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Why is the FDA Warning About Powdered Caffeine?

The Food and Drug Administration has issued a warning about buying and using pure bulk powdered caffeine. According to their statistics, at least two people have died after ingesting this substance.

What is Powdered Caffeine?

Pure caffeine, whose chemical formula is C8H10N4O2, is a bitter stable with needle-like crystals that dissolve readily in water and alcohol. It is found naturally in plants, but can now be synthesized. Though caffeine supplies a kick to beverages such as coffee, tea, soft drinks and foods such as chocolate, and is an ingredient in some medications, it is a dangerous poison in large doses. It is also difficult for a person who takes pure caffeine to know the exact amount he or she is taking if using measuring utensils found in an average kitchen. This can also lead to overdose and death.

According to the FDA:

A teaspoon of pure powdered caffeine is the same as 28 cups of coffee taken all at once.

Caffeine affects the central nervous system, and too much can overstimulate it to the point where the user experiences convulsions and, as has been seen, death. Caffeine poisoning involves:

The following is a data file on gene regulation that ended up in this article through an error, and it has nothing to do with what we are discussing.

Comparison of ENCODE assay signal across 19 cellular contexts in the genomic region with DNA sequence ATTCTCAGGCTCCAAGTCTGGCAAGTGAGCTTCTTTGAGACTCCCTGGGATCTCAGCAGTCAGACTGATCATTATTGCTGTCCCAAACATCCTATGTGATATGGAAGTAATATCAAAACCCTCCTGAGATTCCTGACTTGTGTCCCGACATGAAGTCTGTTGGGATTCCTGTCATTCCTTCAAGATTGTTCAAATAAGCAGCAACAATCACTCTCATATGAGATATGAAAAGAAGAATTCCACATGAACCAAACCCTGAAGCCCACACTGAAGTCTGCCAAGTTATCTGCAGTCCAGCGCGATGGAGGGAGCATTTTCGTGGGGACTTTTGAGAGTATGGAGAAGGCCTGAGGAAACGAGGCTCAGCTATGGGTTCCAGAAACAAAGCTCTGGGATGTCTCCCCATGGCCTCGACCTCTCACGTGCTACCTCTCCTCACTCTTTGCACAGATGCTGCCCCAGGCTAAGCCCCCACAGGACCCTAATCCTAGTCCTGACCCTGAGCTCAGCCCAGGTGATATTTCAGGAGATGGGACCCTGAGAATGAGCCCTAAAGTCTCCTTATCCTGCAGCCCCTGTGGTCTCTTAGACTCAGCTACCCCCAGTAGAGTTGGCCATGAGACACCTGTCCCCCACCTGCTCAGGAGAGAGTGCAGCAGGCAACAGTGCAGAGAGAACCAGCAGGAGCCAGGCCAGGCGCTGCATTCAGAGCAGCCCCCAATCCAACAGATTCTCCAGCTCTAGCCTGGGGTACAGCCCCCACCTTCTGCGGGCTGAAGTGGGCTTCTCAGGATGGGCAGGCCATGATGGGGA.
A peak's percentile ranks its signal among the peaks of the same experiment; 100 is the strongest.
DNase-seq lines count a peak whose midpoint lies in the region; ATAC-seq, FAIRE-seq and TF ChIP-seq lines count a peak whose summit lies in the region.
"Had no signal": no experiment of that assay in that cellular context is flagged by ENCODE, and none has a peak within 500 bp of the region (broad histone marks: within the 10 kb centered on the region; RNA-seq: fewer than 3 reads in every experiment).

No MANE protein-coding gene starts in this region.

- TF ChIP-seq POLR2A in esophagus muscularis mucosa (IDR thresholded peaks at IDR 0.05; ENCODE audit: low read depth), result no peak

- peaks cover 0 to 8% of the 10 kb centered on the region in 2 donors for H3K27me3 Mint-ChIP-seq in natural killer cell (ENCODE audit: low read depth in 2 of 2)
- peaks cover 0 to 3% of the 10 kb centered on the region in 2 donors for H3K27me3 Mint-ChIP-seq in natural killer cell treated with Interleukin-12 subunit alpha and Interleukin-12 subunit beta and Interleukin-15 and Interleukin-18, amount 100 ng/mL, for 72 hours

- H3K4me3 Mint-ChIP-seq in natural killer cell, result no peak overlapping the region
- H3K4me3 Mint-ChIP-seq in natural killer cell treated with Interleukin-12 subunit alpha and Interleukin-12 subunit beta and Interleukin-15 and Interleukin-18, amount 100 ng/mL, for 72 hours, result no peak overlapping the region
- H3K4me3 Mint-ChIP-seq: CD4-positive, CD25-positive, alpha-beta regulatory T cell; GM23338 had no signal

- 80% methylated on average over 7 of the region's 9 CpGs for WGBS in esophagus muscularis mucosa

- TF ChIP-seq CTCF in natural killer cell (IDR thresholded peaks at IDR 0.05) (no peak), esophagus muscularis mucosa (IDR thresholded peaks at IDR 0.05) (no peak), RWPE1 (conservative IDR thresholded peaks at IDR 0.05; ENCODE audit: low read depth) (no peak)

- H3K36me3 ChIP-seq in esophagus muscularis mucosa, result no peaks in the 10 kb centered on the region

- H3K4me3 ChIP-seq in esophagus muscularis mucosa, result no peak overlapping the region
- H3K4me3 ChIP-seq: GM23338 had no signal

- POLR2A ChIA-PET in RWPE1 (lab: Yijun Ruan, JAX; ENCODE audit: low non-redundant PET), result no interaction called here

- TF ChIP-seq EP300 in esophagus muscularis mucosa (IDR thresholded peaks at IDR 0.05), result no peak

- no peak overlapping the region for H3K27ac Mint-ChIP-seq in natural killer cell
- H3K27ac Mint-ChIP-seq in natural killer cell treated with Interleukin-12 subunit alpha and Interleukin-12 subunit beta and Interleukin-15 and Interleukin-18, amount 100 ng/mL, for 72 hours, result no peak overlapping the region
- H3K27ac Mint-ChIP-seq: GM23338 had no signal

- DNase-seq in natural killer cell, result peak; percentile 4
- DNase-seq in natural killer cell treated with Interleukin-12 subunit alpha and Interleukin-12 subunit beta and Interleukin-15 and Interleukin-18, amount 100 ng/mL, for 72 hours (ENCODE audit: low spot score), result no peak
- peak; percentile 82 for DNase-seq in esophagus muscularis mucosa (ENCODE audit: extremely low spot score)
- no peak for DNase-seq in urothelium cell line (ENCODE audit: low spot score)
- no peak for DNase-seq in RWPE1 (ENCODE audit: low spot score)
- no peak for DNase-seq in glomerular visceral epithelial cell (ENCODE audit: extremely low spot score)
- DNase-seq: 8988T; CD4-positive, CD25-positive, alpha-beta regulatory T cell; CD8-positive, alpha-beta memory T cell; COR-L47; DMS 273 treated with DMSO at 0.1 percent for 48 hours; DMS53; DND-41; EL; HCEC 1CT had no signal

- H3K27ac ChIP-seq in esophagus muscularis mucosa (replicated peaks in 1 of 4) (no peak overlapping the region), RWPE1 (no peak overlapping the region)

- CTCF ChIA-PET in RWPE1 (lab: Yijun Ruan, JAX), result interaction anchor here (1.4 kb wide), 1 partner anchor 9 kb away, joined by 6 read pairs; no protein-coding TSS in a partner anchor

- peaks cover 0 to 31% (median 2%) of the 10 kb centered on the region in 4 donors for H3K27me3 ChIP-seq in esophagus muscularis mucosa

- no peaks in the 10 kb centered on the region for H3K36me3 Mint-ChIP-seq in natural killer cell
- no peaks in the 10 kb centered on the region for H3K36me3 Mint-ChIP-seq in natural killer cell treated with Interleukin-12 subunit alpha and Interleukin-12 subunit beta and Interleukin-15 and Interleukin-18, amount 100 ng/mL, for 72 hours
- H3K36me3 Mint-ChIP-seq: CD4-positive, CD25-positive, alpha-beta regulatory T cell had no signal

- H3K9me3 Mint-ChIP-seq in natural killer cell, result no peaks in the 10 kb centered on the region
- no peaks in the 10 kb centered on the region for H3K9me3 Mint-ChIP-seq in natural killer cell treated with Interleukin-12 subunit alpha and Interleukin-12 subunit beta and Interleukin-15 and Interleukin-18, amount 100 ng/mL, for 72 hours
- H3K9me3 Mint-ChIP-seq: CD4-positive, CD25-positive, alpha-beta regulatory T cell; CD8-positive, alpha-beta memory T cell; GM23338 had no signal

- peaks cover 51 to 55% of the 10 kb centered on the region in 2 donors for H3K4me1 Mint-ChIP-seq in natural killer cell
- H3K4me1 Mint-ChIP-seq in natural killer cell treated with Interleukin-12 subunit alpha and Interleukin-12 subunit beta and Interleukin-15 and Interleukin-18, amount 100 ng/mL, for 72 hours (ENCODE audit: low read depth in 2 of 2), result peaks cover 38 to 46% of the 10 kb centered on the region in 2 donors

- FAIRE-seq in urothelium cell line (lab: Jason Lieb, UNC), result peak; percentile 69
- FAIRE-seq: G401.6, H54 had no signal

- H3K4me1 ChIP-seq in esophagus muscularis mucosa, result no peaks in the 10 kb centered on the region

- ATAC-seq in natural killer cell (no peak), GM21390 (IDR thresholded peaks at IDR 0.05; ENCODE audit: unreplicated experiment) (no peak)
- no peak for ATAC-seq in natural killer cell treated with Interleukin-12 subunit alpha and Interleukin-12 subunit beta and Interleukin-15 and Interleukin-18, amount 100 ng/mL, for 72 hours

• projectile vomiting
    • gastric distress
    • muscle twitching
    • hallucinations
    • heart palpitations
    • insomnia
    • sensitivity to light
    • psychosis
    • inability to walk
    • anxiety, nervousness
Too much caffeine given intravenously can lead to immediate cardiac arrest and collapse of the body’s vasomotor system. As people age, they become more and more sensitive to caffeine, and they need less of it to get the same stimulant effect.

Caffeine Withdrawal

Caffeine withdrawal begins about 12 hours after the user stops taking it, peaks after one or two days and may take about a week to end. The symptoms are a headache, abdominal pain, pain in the joints, drowsiness, irritability and an overall decrease in energy, motivation and the ability to concentrate. For a person who has been addicted to pure powdered caffeine, these symptoms are far worse than the grouchiness experienced by individuals who miss their usual cup of coffee in the morning.

Treatment for Caffeine Addiction: Inpatient Care
Inpatient care is available for a person suffering from a caffeine addiction. These centers provide structure for the residents and allow them to take advantage of many types of treatments and therapies. One of these treatments might be cognitive behavioral therapy, where the resident is taught to change his or her beliefs and lifestyle to eliminate the abuse of caffeine.
A person in an inpatient care facility attends group and individual therapy as well as group education and other support. They are often given “homework” to help them remember and understand the material that they learned during the day. This might include writing down the warning signs that may lead to a relapse and how to cope with stressors without resorting to drugs. Some inpatient facilities even give vocational counseling to residents or help them earn their GED.

Many people would no doubt be surprised to find that powdered caffeine is such a dangerous and addictive drug when taken in large amounts. Inpatient care can help.

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